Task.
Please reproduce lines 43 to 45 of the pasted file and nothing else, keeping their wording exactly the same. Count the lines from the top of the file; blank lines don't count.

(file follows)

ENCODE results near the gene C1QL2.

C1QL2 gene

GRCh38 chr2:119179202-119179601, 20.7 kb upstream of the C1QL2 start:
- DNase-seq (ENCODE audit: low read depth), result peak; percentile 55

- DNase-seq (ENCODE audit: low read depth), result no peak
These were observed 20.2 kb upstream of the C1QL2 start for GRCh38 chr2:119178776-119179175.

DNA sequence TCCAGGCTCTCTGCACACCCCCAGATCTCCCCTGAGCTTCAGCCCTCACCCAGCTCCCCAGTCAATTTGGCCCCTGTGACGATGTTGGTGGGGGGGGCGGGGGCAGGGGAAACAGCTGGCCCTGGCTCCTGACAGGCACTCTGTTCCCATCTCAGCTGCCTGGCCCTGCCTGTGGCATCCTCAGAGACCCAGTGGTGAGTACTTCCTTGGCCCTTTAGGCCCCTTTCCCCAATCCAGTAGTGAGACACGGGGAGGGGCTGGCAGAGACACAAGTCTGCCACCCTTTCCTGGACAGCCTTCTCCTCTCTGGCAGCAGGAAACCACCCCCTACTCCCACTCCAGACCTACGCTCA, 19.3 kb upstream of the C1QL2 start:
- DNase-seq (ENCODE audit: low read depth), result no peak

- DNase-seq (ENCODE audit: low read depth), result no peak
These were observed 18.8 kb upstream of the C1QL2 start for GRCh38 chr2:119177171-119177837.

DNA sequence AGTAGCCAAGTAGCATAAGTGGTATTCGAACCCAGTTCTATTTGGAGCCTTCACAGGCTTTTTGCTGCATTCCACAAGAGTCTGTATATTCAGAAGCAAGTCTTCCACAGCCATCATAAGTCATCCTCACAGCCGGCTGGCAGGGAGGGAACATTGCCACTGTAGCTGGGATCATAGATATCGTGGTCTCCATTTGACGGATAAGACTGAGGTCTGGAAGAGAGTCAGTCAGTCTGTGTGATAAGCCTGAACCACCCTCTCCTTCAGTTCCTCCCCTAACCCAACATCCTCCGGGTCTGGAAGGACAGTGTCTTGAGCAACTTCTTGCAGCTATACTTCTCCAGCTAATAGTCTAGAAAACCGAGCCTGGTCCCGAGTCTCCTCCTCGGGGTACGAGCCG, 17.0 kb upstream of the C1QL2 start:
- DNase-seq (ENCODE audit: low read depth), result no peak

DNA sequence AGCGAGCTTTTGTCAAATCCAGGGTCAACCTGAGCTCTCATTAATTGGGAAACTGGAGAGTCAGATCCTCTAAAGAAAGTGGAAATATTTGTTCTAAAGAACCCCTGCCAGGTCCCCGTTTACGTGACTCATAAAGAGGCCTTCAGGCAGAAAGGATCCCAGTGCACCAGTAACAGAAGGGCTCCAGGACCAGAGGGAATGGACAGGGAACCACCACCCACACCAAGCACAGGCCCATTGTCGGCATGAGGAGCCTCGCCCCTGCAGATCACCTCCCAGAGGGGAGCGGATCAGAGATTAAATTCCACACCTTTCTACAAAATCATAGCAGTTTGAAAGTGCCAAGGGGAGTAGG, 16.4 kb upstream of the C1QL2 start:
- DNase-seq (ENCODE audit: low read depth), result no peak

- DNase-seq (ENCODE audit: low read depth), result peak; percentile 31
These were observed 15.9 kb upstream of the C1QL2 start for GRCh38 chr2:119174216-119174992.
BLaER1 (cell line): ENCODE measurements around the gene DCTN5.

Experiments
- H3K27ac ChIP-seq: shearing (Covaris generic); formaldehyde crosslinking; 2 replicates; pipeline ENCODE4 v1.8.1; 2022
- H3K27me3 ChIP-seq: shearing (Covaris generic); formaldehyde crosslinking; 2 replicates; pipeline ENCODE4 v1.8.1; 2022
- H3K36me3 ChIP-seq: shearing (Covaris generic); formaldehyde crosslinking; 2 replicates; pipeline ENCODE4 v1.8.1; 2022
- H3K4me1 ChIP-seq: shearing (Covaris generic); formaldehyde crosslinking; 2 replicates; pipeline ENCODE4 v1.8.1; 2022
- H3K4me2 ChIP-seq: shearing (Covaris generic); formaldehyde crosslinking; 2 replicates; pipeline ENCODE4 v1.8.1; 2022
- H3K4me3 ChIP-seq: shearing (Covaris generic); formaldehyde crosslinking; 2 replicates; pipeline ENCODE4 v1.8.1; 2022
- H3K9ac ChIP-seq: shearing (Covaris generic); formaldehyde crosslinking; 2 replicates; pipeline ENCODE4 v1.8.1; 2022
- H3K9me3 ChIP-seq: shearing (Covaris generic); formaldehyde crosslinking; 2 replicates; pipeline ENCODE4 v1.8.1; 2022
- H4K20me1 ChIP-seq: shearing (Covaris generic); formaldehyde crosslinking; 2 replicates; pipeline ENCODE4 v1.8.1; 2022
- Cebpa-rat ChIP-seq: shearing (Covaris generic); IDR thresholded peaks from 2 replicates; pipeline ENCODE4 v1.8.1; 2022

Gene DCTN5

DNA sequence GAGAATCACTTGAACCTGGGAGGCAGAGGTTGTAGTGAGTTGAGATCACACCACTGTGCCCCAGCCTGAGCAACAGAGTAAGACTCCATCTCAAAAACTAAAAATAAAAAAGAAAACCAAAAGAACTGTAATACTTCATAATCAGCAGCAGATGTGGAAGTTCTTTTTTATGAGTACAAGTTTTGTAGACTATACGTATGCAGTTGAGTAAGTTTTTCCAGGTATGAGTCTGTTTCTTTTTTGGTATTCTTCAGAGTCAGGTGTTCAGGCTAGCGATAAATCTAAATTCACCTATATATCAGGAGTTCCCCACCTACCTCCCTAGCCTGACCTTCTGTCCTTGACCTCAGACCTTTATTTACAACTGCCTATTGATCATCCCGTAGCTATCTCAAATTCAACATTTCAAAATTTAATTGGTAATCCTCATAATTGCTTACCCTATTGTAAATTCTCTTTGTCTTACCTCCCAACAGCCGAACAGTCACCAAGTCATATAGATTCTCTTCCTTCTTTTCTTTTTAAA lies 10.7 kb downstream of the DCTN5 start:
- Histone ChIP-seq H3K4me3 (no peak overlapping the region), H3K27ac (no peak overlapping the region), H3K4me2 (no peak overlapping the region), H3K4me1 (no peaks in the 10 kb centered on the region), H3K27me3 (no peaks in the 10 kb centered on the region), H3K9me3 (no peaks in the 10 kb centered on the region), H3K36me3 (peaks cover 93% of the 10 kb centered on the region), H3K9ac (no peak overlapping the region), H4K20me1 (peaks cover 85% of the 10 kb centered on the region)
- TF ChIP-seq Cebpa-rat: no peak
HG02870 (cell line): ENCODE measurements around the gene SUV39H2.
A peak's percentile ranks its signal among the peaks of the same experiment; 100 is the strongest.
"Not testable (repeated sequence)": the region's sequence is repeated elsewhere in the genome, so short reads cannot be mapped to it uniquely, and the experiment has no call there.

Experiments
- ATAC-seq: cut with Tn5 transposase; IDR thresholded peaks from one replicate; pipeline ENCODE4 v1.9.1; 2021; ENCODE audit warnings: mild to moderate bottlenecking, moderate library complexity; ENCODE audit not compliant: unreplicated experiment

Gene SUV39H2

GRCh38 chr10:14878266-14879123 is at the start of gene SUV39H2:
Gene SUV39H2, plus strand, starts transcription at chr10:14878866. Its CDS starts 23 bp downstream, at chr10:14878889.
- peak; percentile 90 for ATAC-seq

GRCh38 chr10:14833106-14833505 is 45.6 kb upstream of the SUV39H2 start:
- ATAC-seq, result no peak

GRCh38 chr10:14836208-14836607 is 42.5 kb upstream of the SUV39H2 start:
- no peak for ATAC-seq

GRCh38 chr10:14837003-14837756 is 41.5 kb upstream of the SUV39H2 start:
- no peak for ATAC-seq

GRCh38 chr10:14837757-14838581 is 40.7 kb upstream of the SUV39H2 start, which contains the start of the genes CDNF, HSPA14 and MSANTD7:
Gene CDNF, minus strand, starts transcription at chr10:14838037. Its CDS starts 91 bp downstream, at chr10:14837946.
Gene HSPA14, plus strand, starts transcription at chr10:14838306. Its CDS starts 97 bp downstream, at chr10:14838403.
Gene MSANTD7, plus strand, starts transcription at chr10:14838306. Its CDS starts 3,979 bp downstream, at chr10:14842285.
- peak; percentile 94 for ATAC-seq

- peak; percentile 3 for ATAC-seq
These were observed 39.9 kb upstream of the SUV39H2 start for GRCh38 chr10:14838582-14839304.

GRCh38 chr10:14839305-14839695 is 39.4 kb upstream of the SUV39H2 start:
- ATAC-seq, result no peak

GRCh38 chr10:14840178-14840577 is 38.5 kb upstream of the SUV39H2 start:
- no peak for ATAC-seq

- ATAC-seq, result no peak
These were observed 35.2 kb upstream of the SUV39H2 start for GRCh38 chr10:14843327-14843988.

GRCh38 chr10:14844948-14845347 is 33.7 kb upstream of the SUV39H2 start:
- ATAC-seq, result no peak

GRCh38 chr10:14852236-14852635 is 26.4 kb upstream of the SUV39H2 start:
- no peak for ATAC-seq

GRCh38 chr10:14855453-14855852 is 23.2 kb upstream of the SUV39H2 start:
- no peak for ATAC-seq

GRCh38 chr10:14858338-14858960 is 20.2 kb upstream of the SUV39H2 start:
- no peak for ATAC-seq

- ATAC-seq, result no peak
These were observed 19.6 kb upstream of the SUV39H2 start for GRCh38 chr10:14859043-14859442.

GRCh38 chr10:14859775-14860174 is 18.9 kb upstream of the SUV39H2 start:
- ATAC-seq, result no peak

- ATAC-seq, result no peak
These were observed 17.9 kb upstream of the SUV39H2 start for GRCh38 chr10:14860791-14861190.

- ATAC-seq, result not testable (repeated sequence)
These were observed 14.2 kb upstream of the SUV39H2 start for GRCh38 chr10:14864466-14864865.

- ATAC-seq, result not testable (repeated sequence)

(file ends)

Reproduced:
- ATAC-seq, result no peak

GRCh38 chr10:14836208-14836607 is 42.5 kb upstream of the SUV39H2 start:
- no peak for ATAC-seq